Sandy costs top $42 bn in New York state: governor 28 ноября 2012, 13:00
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Sandy costs top $42 bn in New York state: governor
Superstorm Sandy ran up a super bill of $42 billion across New York state, causing more damage than infamous Hurricane Katrina, appealing for federal emergency funds, AFP reports according to the Governor Andrew Cuomo.
Cuomo told a news conference that Sandy's impact had by some measures been worse than Katrina, which caused devastation along the US Gulf Coast in 2005.
Though Katrina's death toll at 1,833 was far higher than the approximately 110 killed during last month's hurricane-strength Sandy, the damage to property and businesses was worse this time round, the New York governor said.
The total bill in New York and neighboring New Jersey was "62, 61 billion dollars," Cuomo estimated, though that number seemed sure to rise when including extra funds needed for protection against future storms.
In New York state alone, Cuomo said the total cost of recovery work came to $32.8 billion, with another $9.1 billion in prevention expenses.
Footing that bill would "incapacitate" New York's budget, Cuomo said, urging Washington to come to the rescue with massive federal aid.
It will also be a challenge for Washington, where Congressional leaders and President Barack Obama locked in negotiations over possible budget cuts and tax increases as part of a plan to avoid the so-called fiscal cliff.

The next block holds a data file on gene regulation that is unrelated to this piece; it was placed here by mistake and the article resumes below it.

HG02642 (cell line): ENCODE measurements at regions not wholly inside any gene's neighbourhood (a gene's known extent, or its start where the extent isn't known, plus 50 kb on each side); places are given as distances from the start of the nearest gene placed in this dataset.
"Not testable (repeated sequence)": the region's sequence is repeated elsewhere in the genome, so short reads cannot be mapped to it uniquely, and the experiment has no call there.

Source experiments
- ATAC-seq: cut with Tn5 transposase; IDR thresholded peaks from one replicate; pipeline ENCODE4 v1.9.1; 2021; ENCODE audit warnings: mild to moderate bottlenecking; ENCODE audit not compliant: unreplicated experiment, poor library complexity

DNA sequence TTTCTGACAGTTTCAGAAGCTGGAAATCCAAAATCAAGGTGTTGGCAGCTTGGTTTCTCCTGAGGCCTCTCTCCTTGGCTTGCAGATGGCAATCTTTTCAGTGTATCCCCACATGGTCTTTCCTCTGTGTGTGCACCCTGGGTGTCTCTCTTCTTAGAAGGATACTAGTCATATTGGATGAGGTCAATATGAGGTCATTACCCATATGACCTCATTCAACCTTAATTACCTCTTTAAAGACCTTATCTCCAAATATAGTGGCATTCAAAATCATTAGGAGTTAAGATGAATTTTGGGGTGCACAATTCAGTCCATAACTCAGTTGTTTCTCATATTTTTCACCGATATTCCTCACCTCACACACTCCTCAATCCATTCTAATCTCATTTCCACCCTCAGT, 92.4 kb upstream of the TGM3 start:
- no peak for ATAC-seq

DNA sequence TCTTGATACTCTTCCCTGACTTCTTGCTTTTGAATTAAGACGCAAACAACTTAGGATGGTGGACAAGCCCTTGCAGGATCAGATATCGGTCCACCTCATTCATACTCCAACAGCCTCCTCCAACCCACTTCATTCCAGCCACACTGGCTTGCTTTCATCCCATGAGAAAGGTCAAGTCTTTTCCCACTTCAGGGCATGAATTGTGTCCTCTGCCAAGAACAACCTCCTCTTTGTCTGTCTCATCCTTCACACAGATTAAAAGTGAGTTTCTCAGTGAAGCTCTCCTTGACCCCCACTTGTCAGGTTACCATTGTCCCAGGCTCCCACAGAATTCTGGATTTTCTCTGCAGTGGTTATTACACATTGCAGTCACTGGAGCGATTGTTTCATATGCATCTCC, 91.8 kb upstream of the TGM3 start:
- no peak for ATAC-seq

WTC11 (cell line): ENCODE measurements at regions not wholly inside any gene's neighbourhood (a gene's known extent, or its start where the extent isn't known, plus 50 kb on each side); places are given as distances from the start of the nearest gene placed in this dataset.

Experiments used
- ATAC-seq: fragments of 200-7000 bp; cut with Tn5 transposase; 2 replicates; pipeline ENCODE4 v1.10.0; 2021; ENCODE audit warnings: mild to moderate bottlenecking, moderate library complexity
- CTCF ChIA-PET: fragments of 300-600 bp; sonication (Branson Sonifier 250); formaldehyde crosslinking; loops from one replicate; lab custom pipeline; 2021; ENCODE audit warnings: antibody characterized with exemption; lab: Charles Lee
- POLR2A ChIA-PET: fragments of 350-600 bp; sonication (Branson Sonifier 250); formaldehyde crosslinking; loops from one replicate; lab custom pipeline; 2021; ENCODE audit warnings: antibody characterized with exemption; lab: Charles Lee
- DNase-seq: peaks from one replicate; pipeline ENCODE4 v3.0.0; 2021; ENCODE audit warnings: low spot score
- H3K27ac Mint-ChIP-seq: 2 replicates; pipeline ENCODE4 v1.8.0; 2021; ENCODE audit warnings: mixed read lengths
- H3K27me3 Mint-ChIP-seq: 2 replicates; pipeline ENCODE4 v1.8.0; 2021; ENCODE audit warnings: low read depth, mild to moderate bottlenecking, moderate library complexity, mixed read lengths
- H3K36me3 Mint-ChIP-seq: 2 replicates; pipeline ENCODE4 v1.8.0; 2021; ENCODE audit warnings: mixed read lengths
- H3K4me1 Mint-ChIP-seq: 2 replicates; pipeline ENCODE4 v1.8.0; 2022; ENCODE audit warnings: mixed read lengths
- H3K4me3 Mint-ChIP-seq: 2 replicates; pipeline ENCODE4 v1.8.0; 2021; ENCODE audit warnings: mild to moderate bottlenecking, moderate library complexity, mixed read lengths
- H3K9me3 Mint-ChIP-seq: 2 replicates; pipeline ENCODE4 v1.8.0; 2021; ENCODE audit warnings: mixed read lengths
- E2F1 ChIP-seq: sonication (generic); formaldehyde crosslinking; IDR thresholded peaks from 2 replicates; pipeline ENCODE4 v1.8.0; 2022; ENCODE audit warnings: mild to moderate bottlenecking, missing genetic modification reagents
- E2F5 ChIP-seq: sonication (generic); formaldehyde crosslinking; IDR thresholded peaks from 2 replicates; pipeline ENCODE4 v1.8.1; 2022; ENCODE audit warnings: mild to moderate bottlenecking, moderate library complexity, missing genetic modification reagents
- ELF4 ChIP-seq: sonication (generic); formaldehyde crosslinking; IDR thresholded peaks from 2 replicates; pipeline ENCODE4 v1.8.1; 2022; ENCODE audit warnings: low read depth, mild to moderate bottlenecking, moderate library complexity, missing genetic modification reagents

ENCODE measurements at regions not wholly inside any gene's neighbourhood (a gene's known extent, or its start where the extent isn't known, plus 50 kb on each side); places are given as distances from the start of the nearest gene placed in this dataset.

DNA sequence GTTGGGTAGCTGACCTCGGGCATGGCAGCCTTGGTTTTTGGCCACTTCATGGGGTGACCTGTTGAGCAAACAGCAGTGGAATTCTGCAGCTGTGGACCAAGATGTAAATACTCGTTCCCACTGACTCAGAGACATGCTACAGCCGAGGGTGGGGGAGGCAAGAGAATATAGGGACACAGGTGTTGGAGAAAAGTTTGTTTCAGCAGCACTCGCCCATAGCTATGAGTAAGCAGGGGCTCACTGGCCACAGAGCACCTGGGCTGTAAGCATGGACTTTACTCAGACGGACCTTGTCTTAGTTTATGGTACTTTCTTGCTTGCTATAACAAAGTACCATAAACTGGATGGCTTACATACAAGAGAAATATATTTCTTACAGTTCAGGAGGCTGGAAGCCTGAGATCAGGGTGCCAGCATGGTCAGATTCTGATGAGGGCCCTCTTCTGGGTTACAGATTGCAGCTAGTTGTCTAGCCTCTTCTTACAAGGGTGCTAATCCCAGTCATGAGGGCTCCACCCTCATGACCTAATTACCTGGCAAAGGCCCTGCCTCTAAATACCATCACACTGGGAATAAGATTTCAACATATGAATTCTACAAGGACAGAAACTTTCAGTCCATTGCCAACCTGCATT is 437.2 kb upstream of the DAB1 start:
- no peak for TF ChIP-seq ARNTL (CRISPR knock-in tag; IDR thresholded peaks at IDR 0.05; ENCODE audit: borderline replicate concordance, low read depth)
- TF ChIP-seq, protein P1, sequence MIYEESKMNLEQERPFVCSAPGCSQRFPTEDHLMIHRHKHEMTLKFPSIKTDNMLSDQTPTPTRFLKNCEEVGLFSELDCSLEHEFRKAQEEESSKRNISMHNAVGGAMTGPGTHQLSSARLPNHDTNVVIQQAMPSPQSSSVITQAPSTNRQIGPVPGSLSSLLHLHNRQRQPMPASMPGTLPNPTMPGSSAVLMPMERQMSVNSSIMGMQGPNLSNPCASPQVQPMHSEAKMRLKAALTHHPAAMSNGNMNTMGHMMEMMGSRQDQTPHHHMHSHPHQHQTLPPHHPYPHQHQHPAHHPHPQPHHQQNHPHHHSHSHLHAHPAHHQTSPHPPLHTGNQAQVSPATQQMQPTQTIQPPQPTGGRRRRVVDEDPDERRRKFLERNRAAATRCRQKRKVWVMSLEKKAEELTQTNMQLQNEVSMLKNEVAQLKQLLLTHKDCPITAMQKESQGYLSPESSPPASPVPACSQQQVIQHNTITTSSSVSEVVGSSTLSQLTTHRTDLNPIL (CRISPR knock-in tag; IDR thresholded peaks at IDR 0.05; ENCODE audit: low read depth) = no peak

"Make no mistake, this will not be an easy task, particularly given the impending fiscal cliff, and a Congress that has been much less friendly to disaster relief than in the past," said Senator Charles Schumer, who represents New York.
The state's other senator, Kirsten Gillibrand, said the "federal government has a clear responsibility to commit all of the necessary resources to help us rebuild." But she also noted: "This will not be an easy fight."
Earlier, New York City Mayor Michael Bloomberg said America's biggest city had itself suffered $19 billion in Sandy-related costs.
The Big Apple "will struggle to recover in the long term unless expedited federal funding is supplied," Bloomberg said.
The October 29 hurricane flooded the subway train system, damaged tens of thousands of houses in the New York area, knocked out electricity in swaths of the city for days, and prompted severe fuel shortages.
Among the storm's prominent victims was the iconic Statue of Liberty, which had only just reopened after a year's refurbishments and is now to be closed again for at least the remainder of 2012.
The National Park Service said on its website that "a projected reopening date has not yet been established."
According to the mayor, the net repair bill from the storm falls to $9.8 billion once private insurance and already pledged Federal Emergency Management Agency aid are factored in.
But "federal legislative action will be required to address the budget gap that will result once available FEMA funds and insurance proceeds are drawn down," he said.
"This funding will be needed to address the significant local expenses that have been and will be incurred, including costs that are ineligible under FEMA such as hazard mitigation, long-term housing solutions, and shoreline restoration and protection."